In the 19th century, social justice became a genuine expression of faith among British Evangelicals. In response to the growing economic injustice caused by the industrial revolution, Evangelicals across various Protestant traditions sought to release the poor from their plight and those enslaved from oppression.
The Methodists and Quakers were instrumental in the development of labour unions and child labour laws in response to growing economic injustice in Britain. William Booth, a Methodist minister, began a new Protestant denomination in 1864, the Salvation Army, as a response to the social ills of his time.
By expressing their faith through social justice, these Evangelicals were committed to living out the Kingdom of God in their lifetime, rather than waiting for its future fulfillment.
Arguably, the most important Anglican Evangelical in the social justice movement was William Wilberforce. Wilberforce, a British parliamentarian, was the great abolitionist that helped end the slave trade. Having grown up Methodist, Wilberforce later joined the Church of England where an Evangelical renewal began. Influenced by that renewal, Wilberforce began to experience a holy discontent for the practice of slavery and partnered with other Evangelicals to abolish it in 1833.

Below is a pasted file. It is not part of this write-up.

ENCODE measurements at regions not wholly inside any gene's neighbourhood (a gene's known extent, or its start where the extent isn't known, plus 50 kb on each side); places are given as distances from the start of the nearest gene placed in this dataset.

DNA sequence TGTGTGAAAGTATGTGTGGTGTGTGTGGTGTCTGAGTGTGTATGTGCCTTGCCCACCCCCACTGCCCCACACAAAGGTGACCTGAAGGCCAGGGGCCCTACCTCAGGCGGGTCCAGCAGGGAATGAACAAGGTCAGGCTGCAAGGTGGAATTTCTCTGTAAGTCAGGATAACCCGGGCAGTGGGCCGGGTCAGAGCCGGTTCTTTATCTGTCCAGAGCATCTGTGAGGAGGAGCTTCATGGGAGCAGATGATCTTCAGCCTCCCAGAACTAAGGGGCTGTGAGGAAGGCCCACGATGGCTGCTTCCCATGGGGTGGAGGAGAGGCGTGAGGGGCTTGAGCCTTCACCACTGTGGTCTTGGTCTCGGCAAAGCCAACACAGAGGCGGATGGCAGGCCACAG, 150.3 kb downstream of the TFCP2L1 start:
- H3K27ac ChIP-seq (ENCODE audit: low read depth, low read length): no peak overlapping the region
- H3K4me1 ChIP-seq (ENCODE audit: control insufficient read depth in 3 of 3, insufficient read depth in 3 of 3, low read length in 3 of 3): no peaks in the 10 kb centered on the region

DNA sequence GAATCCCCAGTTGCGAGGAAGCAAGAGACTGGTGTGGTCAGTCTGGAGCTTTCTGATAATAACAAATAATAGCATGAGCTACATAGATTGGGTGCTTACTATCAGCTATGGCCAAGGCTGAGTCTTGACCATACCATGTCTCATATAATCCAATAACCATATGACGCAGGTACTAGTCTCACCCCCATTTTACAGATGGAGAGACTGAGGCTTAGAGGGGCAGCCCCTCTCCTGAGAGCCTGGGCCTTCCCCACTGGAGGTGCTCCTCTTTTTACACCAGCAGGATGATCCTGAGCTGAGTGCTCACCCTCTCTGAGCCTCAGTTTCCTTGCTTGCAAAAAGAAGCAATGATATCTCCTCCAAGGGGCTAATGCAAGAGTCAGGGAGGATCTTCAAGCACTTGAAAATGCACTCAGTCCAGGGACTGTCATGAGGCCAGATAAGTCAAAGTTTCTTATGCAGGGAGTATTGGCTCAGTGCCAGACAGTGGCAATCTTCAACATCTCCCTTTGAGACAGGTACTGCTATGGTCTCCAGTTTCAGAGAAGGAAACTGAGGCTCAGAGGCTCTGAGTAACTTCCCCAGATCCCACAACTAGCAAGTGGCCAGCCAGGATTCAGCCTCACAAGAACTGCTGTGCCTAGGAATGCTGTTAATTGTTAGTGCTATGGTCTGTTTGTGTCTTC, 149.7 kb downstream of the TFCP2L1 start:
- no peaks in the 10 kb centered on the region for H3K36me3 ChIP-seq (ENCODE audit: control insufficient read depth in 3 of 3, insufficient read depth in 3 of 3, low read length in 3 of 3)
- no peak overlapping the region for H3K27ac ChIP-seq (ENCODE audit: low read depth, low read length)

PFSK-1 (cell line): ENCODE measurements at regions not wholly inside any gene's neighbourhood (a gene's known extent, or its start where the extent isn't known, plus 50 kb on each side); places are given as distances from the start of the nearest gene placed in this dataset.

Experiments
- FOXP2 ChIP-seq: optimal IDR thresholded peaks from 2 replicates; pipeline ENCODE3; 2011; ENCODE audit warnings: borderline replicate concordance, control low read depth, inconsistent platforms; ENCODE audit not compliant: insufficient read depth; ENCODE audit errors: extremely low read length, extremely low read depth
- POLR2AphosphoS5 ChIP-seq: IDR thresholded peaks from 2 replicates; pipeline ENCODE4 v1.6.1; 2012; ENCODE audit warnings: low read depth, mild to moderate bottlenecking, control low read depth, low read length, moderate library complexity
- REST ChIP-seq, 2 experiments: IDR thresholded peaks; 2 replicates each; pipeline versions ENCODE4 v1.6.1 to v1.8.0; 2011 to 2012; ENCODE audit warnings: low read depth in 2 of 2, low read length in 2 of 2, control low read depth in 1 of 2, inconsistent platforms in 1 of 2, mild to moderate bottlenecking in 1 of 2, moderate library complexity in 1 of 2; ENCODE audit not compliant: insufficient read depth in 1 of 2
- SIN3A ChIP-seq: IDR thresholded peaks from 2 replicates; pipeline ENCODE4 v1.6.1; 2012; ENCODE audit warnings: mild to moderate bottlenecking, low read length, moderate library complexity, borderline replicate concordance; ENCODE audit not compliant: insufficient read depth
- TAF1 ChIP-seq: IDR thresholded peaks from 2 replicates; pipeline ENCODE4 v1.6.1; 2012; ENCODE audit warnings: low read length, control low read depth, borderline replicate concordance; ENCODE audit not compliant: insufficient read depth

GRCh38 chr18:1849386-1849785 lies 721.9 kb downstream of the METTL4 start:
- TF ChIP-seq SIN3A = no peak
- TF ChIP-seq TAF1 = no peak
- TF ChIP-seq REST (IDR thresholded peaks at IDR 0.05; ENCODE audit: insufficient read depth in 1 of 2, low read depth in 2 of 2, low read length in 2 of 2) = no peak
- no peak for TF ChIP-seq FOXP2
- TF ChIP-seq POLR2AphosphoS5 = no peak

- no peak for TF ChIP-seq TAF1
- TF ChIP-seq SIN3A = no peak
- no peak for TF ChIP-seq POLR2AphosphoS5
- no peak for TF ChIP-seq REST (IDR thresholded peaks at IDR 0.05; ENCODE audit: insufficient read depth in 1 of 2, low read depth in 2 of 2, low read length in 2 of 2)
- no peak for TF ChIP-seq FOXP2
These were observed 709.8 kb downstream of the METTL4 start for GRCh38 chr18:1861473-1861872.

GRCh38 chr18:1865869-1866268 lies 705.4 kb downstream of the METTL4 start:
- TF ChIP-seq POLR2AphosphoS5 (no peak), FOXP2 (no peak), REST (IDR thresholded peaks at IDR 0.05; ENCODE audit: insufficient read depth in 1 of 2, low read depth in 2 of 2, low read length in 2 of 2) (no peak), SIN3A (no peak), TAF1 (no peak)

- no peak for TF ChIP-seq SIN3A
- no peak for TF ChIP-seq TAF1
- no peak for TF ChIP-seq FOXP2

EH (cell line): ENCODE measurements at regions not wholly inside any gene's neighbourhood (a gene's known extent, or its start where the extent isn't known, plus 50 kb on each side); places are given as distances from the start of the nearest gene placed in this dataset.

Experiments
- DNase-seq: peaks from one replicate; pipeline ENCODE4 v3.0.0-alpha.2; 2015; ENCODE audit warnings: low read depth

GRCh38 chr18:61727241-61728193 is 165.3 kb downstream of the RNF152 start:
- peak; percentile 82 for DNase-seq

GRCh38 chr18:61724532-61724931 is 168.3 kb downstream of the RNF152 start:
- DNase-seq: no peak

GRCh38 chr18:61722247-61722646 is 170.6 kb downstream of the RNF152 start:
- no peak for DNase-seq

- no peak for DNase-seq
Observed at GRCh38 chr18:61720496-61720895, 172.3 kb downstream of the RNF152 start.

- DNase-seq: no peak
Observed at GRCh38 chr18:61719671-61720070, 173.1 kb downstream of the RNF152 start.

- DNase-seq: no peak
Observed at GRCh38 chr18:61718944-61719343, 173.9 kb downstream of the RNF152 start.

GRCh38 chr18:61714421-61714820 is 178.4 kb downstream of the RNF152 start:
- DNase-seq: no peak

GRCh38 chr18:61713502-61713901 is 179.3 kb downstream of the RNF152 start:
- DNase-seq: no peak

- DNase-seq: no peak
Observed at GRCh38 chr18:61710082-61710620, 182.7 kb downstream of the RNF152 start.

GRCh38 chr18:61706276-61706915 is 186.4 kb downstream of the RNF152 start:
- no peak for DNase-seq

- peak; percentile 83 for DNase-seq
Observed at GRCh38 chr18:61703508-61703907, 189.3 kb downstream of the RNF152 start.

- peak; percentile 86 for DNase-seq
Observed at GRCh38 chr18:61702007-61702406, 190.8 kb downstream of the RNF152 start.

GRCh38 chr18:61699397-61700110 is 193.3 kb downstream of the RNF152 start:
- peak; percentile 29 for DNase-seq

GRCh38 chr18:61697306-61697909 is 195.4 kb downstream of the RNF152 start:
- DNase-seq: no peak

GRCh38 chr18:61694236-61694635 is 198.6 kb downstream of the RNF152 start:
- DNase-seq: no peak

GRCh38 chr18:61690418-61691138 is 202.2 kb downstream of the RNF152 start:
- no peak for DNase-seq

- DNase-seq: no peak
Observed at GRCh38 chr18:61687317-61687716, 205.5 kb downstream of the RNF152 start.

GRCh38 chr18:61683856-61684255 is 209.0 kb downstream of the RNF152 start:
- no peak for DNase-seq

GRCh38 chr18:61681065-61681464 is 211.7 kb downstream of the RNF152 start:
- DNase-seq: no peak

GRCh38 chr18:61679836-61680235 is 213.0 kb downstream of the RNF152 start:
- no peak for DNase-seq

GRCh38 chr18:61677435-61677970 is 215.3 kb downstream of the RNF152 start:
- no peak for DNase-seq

Christian mission was the theological starting point of Wilberforce and other Evangelicals of his day. This allowed Christ to reign on earth (in various social areas) through the active faith (James 2:17) of the Church, rather than wait for the literal millennium or premillennial return of Christ.
Today, there is division in the Church over the definition and consummation of the Kingdom of God. However, dispensational premillennialism—a theology which ultimately divorces the earth from salvific blessings here and now— is losing its appeal among 21st-century Evangelicals.
Missional living is the new theological starting point, which is more in line with the historic Christian faith and the British Evangelicals of the 19th-century.